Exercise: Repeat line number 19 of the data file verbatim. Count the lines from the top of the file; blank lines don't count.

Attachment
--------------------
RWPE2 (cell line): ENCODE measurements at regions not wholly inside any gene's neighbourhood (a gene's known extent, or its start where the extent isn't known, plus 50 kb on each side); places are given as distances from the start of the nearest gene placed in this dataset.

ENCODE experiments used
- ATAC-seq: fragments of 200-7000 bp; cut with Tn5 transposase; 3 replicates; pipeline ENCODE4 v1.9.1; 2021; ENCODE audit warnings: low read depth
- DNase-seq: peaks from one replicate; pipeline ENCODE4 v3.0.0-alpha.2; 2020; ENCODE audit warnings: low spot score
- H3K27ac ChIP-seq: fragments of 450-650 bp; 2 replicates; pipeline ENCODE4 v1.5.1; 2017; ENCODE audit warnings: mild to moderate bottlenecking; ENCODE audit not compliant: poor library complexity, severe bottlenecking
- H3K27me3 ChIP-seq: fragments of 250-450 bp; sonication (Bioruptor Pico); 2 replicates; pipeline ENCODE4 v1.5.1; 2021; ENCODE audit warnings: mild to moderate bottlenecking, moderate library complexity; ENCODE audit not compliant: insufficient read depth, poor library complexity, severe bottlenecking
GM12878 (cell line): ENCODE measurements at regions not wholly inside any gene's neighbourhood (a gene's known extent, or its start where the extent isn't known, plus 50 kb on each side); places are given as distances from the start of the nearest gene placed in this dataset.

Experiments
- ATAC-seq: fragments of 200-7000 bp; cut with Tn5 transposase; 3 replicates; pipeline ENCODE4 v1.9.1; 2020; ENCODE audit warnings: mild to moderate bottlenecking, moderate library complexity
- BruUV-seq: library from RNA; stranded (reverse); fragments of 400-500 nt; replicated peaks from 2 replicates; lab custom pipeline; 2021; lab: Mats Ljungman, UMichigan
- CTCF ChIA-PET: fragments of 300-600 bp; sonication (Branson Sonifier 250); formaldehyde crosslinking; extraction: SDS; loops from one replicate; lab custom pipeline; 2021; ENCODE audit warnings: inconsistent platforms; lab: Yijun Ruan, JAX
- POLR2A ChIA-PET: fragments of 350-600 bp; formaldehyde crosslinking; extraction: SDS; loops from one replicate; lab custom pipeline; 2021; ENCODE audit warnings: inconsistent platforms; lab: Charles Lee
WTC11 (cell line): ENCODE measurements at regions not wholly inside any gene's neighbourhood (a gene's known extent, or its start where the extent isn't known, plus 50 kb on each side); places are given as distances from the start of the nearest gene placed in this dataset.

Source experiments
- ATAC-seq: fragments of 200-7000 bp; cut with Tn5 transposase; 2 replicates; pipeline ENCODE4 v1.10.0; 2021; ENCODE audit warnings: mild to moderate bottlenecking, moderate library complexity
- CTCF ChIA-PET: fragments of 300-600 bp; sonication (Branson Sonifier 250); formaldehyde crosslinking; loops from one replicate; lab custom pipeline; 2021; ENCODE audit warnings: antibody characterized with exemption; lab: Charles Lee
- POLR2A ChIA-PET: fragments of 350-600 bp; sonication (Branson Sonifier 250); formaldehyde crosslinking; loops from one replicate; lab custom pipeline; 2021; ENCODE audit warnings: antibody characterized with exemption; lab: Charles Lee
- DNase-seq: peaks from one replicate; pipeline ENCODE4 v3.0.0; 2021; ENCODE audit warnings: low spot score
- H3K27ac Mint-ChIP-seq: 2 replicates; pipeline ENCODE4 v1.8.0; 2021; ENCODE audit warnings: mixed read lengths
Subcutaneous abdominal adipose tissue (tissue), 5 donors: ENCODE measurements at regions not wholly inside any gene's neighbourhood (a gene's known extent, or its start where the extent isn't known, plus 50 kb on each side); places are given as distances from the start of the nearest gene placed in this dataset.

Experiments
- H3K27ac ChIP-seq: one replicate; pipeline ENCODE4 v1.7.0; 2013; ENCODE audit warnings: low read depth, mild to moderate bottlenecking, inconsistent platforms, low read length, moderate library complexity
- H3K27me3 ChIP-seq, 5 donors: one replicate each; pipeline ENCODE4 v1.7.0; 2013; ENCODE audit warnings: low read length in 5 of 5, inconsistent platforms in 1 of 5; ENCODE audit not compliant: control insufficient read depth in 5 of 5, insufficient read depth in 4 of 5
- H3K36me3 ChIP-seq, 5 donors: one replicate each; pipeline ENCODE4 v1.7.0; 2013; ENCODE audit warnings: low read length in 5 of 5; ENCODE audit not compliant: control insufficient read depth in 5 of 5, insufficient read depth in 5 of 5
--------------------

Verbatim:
- H3K27ac Mint-ChIP-seq: 2 replicates; pipeline ENCODE4 v1.8.0; 2021; ENCODE audit warnings: mixed read lengths